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They stayed there as guests during visits to Chatsworth.
Another somewhat more ominous patron was Highwayman Higgins - alias Edward Hickson - who lived a double life in the 1750s and 60s wining and dining by day and burgling the local gentry by night.
They met there once a month during the winter to dance and play cards.
The grade II listed building closed in 2001 to make way for a £15million development of shops, restaurants, offices and apartments.
Then he and his church wardens would patrol the town's inns to make sure all drinking had finished and prevent anything untoward happening.
Fortunately, much of Knutsford's pub history tells a more favourable story of the town.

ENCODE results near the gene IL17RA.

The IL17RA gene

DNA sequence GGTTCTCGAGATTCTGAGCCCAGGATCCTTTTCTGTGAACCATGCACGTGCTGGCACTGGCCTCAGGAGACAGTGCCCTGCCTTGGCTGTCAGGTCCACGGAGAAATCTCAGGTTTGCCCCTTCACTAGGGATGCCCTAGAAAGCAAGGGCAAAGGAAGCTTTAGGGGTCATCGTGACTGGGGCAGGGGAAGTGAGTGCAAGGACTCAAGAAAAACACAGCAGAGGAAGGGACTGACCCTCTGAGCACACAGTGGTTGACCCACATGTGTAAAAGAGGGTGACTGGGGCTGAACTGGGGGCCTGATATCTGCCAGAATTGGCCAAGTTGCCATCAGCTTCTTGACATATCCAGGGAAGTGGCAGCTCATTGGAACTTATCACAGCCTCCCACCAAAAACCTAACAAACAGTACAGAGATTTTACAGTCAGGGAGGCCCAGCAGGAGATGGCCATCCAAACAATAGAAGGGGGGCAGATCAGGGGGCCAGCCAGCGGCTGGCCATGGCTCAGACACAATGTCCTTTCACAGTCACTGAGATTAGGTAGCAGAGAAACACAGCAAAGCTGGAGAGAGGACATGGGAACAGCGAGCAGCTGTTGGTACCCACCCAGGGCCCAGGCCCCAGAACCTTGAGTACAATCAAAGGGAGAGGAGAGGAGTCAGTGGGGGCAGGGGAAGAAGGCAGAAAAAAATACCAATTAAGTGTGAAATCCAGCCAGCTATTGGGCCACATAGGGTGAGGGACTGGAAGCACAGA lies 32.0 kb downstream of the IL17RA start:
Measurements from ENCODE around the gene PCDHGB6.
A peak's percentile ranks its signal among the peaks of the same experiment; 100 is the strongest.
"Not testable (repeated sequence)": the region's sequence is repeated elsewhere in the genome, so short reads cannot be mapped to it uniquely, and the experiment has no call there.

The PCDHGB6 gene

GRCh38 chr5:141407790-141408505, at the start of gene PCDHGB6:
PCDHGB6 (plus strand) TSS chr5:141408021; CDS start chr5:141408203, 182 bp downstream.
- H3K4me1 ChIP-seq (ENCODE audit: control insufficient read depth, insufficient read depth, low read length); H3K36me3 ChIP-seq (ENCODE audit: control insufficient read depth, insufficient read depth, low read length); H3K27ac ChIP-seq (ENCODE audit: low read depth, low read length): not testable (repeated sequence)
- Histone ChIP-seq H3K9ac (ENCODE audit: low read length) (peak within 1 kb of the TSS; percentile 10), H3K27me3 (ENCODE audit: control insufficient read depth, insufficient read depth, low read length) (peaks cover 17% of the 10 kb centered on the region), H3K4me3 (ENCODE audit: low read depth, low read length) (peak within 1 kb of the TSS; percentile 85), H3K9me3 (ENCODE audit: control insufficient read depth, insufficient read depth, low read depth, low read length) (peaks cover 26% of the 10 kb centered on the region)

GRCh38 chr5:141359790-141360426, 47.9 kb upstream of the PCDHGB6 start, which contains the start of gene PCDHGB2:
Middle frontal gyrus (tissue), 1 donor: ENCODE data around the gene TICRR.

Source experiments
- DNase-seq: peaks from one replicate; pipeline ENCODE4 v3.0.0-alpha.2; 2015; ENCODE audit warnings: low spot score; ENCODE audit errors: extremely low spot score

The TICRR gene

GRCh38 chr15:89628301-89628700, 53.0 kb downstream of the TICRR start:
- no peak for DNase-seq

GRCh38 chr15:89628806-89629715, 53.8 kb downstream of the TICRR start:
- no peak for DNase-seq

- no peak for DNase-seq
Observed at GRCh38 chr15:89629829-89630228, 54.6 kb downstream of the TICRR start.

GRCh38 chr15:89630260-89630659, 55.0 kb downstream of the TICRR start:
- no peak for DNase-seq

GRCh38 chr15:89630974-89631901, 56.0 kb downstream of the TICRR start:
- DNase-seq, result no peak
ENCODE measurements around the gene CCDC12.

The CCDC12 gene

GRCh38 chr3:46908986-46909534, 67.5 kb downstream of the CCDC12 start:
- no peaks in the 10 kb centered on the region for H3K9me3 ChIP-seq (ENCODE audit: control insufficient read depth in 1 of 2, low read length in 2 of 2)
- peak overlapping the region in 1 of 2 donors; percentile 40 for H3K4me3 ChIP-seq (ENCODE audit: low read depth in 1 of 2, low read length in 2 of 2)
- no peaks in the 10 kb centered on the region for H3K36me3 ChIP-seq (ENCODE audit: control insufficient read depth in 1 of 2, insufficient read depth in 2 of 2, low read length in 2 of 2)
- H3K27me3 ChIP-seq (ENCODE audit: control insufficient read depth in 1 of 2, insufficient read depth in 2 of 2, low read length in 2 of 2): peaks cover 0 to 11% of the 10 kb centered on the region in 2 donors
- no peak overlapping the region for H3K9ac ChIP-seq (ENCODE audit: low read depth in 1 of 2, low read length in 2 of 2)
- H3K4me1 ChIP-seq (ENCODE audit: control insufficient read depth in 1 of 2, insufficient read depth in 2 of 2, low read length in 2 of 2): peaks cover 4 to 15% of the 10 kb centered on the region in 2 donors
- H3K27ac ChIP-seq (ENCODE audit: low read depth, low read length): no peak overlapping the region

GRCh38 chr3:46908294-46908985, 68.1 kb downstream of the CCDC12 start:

The Angel is difficult to date because it has gone through many changes but its main front is 18th century.
In fact, the pub you can see today is not the original, which was sited on the opposite side of King Street.
In the novel, this pub was where Lord Mauleverer stayed when the impoverished Captain Brown's house proved too humble.
In an essay she wrote a few years before Cranford - the novel recently adapted for a BBC television show - Gaskell described how intoxicated troublemakers would attack ladies on their way home from card parties.
As a solution, in 1809 the Reverend Harry Grey arranged for the church bell to be tolled at five minutes to nine.
For an attractive reminder of what Knutsford looked like in times gone by, you need look no further than the thatched and gabled White Bear Inn on Warrington Road.
This 16th century pub was popular with coach travellers waiting for The Aurora going north to Liverpool or south to Newcastle, Birmingham and London.
Among its customers were Highwayman Higgins who lived close by to the pub on Gaskell Avenue.